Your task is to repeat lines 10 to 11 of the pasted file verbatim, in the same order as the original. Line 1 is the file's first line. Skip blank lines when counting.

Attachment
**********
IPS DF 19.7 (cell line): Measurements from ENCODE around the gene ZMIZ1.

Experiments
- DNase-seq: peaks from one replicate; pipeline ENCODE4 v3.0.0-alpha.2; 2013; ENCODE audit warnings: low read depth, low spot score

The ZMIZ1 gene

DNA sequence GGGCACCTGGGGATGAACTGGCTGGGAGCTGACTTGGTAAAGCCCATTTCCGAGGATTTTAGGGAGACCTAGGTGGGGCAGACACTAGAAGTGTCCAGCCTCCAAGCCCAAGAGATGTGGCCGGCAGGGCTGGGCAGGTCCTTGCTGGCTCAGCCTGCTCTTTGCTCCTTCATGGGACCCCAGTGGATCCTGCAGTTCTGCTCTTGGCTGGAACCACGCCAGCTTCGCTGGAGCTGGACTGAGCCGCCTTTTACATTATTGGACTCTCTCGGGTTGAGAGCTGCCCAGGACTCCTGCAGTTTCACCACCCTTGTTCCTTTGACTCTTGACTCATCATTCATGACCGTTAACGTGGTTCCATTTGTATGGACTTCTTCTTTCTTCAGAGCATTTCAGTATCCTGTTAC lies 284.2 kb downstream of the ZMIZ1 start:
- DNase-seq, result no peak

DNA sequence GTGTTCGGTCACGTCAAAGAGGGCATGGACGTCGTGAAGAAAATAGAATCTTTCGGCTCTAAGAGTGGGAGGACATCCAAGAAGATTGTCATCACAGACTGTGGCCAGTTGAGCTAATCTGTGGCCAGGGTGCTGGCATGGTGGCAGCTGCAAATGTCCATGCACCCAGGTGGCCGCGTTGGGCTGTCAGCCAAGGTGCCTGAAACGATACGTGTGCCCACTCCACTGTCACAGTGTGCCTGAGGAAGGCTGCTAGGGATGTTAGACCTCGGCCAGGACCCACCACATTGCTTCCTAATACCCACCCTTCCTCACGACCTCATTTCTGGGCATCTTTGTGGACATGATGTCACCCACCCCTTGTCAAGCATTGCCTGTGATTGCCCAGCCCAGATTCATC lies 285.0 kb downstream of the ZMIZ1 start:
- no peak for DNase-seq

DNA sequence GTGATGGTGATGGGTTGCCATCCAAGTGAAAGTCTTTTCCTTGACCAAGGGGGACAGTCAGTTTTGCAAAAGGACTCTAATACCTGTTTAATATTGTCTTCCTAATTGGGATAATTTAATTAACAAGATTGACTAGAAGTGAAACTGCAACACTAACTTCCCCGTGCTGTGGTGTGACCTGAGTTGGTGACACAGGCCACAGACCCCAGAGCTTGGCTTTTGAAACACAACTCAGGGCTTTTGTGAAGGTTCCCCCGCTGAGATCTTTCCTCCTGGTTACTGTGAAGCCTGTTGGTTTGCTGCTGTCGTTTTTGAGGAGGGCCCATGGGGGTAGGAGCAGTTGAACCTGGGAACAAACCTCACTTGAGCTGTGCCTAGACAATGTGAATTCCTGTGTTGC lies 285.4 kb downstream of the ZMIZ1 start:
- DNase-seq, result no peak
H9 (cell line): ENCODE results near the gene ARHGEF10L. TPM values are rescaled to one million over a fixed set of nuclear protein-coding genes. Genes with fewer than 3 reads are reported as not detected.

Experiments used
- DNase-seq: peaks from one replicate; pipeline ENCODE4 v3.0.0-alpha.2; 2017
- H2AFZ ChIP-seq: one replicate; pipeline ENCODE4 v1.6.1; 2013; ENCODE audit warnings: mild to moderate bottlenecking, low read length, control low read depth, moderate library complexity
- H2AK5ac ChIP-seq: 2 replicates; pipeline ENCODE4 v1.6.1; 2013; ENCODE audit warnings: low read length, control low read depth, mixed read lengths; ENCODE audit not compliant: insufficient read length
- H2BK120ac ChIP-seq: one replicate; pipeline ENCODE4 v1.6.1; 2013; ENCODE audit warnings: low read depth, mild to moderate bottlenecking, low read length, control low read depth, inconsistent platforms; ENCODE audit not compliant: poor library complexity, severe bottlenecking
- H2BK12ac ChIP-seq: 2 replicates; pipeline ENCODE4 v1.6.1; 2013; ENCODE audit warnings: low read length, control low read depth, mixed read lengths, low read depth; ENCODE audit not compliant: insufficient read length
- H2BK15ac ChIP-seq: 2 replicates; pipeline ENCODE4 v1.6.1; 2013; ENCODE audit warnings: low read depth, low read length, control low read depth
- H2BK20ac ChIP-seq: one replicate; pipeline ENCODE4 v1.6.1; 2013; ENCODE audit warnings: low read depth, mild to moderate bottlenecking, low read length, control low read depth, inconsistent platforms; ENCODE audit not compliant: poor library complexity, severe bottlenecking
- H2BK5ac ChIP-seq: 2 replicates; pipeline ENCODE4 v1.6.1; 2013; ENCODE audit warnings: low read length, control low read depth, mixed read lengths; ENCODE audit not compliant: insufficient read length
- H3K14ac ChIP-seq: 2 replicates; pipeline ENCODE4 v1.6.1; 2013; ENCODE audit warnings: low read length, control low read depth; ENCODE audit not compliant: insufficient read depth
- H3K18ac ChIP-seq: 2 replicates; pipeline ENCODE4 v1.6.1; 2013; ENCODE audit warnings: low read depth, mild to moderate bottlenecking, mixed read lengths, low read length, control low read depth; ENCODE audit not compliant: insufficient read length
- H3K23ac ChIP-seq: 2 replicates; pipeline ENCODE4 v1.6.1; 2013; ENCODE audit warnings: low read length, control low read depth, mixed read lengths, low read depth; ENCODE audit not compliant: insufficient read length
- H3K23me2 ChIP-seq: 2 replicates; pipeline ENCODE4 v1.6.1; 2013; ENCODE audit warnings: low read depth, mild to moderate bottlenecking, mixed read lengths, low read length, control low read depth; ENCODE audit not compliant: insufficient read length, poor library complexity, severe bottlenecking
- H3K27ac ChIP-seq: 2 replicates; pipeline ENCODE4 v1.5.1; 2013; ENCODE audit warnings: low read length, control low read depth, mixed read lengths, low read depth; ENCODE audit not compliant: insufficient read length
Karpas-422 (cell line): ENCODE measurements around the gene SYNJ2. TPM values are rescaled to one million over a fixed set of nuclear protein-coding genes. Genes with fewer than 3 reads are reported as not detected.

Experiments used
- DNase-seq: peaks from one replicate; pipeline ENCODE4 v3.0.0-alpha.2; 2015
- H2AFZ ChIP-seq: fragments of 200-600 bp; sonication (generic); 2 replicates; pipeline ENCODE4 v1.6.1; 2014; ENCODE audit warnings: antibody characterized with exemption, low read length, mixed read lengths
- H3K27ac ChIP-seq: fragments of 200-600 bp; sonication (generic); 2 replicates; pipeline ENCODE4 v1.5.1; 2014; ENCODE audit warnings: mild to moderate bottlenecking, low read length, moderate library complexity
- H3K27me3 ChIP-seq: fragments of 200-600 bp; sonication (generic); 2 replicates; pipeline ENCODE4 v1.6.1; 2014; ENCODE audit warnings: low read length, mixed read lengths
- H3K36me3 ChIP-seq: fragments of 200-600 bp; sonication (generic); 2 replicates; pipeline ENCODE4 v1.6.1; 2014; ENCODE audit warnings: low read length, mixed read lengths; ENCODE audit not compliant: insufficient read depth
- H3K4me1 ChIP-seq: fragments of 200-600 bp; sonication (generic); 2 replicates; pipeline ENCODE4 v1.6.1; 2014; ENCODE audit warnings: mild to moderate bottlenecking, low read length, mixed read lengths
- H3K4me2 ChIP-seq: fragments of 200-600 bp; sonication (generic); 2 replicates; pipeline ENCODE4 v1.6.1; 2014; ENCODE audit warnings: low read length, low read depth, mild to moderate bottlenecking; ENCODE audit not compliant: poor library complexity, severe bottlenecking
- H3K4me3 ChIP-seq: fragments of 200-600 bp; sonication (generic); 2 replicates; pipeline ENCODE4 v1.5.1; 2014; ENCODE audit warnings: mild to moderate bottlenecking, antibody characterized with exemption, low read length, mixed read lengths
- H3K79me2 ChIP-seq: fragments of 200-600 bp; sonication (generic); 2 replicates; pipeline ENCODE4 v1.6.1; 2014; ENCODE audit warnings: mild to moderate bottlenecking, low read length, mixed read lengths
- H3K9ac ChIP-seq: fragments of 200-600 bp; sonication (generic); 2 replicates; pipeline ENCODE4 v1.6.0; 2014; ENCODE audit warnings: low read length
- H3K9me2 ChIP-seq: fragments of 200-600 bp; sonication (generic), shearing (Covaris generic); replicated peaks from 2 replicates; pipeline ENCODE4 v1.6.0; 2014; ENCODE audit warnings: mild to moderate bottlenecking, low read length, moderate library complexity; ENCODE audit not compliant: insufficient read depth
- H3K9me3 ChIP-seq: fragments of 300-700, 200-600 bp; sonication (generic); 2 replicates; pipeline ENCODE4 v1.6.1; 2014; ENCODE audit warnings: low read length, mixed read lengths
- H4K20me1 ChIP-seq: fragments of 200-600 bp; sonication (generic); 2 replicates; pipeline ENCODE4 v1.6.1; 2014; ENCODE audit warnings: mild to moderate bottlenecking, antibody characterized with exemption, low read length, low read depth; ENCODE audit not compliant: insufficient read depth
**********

- DNase-seq, result no peak
H9 (cell line): ENCODE results near the gene ARHGEF10L. TPM values are rescaled to one million over a fixed set of nuclear protein-coding genes. Genes with fewer than 3 reads are reported as not detected.